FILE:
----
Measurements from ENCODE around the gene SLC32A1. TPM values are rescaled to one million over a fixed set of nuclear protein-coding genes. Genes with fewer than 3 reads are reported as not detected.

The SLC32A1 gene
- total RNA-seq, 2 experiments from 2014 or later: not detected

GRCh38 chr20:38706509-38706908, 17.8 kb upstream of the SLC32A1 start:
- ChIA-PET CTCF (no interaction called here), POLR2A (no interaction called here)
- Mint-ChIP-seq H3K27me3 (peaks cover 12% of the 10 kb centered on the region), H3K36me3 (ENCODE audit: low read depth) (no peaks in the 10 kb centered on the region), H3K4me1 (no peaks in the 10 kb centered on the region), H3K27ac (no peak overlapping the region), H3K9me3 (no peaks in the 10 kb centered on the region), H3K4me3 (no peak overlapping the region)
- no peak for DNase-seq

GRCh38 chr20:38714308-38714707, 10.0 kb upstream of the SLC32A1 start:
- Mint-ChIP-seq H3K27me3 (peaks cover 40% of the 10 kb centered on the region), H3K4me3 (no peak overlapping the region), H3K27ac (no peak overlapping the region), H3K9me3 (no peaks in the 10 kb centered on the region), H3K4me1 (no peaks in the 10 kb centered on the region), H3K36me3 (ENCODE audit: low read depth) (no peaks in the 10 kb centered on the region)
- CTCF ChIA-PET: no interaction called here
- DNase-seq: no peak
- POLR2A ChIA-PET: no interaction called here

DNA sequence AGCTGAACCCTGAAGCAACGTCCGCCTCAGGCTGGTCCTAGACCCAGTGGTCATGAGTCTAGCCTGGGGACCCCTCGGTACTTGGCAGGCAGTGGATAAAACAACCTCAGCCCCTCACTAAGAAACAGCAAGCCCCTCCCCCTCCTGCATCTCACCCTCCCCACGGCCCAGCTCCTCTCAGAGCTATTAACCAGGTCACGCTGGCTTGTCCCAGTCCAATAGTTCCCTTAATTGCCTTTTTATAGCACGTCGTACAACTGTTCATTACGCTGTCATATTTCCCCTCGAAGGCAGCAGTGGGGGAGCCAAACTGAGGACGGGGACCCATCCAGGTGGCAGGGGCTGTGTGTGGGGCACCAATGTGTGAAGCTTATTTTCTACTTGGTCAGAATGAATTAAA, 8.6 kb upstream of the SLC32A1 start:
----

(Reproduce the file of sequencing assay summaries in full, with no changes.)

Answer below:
Measurements from ENCODE around the gene SLC32A1. TPM values are rescaled to one million over a fixed set of nuclear protein-coding genes. Genes with fewer than 3 reads are reported as not detected.

The SLC32A1 gene
- total RNA-seq, 2 experiments from 2014 or later: not detected

GRCh38 chr20:38706509-38706908, 17.8 kb upstream of the SLC32A1 start:
- ChIA-PET CTCF (no interaction called here), POLR2A (no interaction called here)
- Mint-ChIP-seq H3K27me3 (peaks cover 12% of the 10 kb centered on the region), H3K36me3 (ENCODE audit: low read depth) (no peaks in the 10 kb centered on the region), H3K4me1 (no peaks in the 10 kb centered on the region), H3K27ac (no peak overlapping the region), H3K9me3 (no peaks in the 10 kb centered on the region), H3K4me3 (no peak overlapping the region)
- no peak for DNase-seq

GRCh38 chr20:38714308-38714707, 10.0 kb upstream of the SLC32A1 start:
- Mint-ChIP-seq H3K27me3 (peaks cover 40% of the 10 kb centered on the region), H3K4me3 (no peak overlapping the region), H3K27ac (no peak overlapping the region), H3K9me3 (no peaks in the 10 kb centered on the region), H3K4me1 (no peaks in the 10 kb centered on the region), H3K36me3 (ENCODE audit: low read depth) (no peaks in the 10 kb centered on the region)
- CTCF ChIA-PET: no interaction called here
- DNase-seq: no peak
- POLR2A ChIA-PET: no interaction called here

DNA sequence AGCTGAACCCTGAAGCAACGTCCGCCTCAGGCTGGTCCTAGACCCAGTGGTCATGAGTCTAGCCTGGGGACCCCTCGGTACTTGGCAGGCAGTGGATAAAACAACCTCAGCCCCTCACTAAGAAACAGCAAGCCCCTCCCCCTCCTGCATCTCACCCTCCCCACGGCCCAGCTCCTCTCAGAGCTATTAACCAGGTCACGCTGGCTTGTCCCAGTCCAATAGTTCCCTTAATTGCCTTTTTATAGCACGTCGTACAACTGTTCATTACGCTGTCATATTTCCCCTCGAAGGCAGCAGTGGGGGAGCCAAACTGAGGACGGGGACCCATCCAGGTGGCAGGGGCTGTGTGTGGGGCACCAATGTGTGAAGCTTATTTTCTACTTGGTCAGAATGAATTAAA, 8.6 kb upstream of the SLC32A1 start: